Where to find jobs
Finding the right job takes planning; know what you want personally, professionally for longevity, satisfaction
There are numerous places where available positions in veterinary medicinecan be found.
In most states and provinces in the United States and Canada, veterinarygraduates who are properly licensed are allowed, by law, to start theirown practices.
However, most new graduates choose to continue their education or findeither temporary or permanent employment in an existing practice or otherveterinary-related business as soon as possible after graduation.
The first place to start is with yourself. In order to find the positionright for you, one that will give you satisfaction on a personal and professionallevel, you need to honestly assess what you want, where you want to liveand what kind of work you really want to do. Asking yourself the followingquestions might be helpful:
· 1. What are the goals you have set for yourself that you puton your resume?
· 2. Are you interested in working for industry or government?
· 3. Where would you, and/or your family like to reside? Wouldyou prefer a rural, suburban or urban setting? This question should be veryhigh on your priority list.
· 4. If your desire is so-called traditional private clinicalpractice, what species of animal would you like to work with? Do you haveany special interests such as avian or exotic?
· 5. Do you have any interest in a practice that provides primarilyemergency and after-hours service?
· 6. Would you be most comfortable in a small one or two personpractice or a multi-doctor practice?
· 7. Are you aware of corporate groups such as Veterinary Centersof America (VCA) and Banfield that own multiple animal hospitals in theUnited States?
· 8. Are you anxious to become involved in the business aspectsof veterinary practice or would you rather "leave that up to someoneelse?"
· 9. What are your financial requirements? Before you start yourjob search make a budget for yourself and include what you will need tolive, pay taxes, payoff student debt and allow yourself a modicum amountfor yourself. I will discuss this in more detail later. I will also coverinternships, residencies and "non-traditional" practice opportunitiesin Your DVM Career in April.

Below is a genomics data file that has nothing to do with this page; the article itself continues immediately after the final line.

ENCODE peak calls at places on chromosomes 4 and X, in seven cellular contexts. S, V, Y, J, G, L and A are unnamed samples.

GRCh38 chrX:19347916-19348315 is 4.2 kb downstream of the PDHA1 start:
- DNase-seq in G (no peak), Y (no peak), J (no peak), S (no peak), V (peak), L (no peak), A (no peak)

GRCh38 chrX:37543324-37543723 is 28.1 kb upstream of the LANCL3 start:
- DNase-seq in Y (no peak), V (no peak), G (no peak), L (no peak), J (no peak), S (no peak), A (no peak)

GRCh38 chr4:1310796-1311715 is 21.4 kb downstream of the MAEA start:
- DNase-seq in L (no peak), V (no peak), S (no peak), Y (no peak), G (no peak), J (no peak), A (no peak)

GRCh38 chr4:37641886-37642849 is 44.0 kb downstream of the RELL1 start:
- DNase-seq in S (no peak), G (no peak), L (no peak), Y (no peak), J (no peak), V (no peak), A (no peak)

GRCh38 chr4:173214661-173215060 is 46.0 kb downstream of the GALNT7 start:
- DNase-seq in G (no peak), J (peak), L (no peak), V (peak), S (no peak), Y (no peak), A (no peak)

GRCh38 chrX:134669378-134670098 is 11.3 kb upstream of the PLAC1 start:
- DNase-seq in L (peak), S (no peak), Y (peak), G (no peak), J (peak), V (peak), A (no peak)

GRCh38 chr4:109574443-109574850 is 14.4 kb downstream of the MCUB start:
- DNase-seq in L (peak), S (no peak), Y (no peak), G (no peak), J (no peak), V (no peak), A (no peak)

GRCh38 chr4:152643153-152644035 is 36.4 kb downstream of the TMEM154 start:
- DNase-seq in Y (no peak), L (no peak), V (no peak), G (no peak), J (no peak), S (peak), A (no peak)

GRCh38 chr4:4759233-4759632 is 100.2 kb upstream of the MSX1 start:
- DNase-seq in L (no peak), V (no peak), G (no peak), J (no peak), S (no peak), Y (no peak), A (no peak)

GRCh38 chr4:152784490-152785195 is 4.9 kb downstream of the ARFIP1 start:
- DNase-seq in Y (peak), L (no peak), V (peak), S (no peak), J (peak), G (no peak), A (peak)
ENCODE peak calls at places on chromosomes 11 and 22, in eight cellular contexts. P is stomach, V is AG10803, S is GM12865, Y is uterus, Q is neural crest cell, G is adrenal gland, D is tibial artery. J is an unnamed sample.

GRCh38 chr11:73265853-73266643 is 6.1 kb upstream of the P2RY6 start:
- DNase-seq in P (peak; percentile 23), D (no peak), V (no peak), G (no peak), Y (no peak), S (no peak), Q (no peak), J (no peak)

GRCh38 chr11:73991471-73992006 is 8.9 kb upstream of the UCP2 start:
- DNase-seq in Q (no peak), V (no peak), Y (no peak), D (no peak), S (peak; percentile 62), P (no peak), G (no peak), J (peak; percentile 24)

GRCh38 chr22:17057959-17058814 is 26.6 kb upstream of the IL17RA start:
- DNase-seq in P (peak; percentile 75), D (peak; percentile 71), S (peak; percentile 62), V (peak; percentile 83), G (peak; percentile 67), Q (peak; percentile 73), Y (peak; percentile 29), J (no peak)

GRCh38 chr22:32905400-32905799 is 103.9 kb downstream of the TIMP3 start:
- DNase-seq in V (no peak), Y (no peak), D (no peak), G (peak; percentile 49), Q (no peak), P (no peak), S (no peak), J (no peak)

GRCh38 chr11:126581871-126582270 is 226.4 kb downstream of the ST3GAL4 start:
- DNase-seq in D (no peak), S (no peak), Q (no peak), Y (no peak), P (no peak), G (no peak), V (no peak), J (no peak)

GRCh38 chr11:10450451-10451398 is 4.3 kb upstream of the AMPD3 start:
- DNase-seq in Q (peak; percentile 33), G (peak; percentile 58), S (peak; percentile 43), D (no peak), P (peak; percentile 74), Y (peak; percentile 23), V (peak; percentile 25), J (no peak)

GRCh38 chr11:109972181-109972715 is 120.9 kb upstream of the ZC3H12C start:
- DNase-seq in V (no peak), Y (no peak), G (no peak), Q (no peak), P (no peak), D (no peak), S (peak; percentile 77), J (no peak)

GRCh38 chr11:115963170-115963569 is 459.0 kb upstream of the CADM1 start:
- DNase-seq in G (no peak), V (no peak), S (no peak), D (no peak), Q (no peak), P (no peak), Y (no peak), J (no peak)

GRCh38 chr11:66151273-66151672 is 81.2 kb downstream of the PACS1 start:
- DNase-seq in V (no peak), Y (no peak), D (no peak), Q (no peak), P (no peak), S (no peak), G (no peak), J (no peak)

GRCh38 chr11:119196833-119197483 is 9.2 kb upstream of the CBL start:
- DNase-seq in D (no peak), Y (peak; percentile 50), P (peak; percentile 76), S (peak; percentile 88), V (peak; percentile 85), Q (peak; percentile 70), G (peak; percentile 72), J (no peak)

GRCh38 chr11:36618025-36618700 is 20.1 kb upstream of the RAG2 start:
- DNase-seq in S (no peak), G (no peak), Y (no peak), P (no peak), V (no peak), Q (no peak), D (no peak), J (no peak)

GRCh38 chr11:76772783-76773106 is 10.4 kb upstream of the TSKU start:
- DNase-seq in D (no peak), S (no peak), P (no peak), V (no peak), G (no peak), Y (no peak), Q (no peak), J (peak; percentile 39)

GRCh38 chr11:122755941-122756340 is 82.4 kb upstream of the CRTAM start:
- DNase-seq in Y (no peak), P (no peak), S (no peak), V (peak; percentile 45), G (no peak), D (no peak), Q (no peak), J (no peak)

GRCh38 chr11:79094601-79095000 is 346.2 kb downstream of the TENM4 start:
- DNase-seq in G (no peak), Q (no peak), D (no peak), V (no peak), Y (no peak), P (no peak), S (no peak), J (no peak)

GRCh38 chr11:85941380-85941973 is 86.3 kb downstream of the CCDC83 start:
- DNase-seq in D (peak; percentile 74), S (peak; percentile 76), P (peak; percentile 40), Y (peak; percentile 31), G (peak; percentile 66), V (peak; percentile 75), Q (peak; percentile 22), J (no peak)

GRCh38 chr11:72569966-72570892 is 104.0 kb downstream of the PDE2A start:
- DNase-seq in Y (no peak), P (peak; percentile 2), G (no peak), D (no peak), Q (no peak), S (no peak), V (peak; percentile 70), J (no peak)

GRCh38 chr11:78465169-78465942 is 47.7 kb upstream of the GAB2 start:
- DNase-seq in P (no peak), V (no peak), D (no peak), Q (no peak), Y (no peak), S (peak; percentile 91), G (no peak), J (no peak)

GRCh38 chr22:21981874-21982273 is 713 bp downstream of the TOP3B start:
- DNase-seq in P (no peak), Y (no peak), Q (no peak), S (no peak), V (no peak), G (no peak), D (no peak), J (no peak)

Following is a partial list of sources for information concerning availablepositions.
· 1. Job search-related efforts, including placement centers,bulletin boards and job fairs, sponsored by your college.
· 2. Practices that you have been employed by before or duringveterinary school or during externship programs.
· 3. Word-of-mouth from other students, alumni and friends. Thiscan be a particularly good source if coming from a former employee of thepractice where you'd like to be employed.
· 4. The classified advertisements found bi-monthly in the Journalof the American Veterinary Medical Association. These advertisements areclassified by state as well as small animal, feline, equine, mixed animaland food animal. Other professional journals have classified ads as well.
· 5. The AVMA Veterinary Career Center, which is a computer-basedmatching service that can be found at www.AVMA.org or can be contacted bycalling the AVMA at (847) 925-8070, ext. 6683. This service is free forjob-seekers.
· 6. Block advertisements placed by the corporate veterinary groupsin professional journals, on bulletin boards or on Web sites that will directyou to a human resource department that will have information about allpositions available in that company throughout the U.S.
· 7. Web sites-many Web sites exist for job-seekers. The larger corporate veterinary groups maintain Web sites that have information onall available positions with that group. These are generally categorizedby state, type of practice and type of position and give details on howto obtain more information or apply. Three of the larger corporate groups,Banfield (www.banfield.net), VCA (www.vcai.com) and National PetCare Centers(www.nationalpet.com) maintain such Web sites.
· 8. Employment placement services that are private organizationsnormally get their funding from the prospective employer and do not chargethe job-seeker. These organizations can be readily found in most of theabove sources and do offer personalized job searches based on criteria givento them by the prospective employers and employees. These organizationsalso maintain Web sites listing job opportunities available through them.Two of these organizations are VetNet America (www.VetNetAmerica.com) andVetEssential (www.vetessential.com).
· 9. If you are interested in positions with the U.S. FederalGovernment, information concerning available positions, application proceduresand other information can be found at www.pueblo.gsa.gov/call or by calling(800) FED-INFO.
Hopefully, you've now compiled a list of several possible employers foryour first position. Depending on the instructions given in the ad or listing,you will contact the practice and ask if you may send them a copy of yourresume with cover letter. In some cases, that might be the primary instruction.You will, either on your first contact or in your cover letter, ask foran opportunity to visit the practice and schedule an interview. You havemade a big first step in finding the "perfect first job."
Dr. McCarthy is an internationally known author, speaker and teacherand currently serves St. Georges School of Veterinary Medicine as visitingprofessor of ethics and jurisprudence and special lecturer on practice management.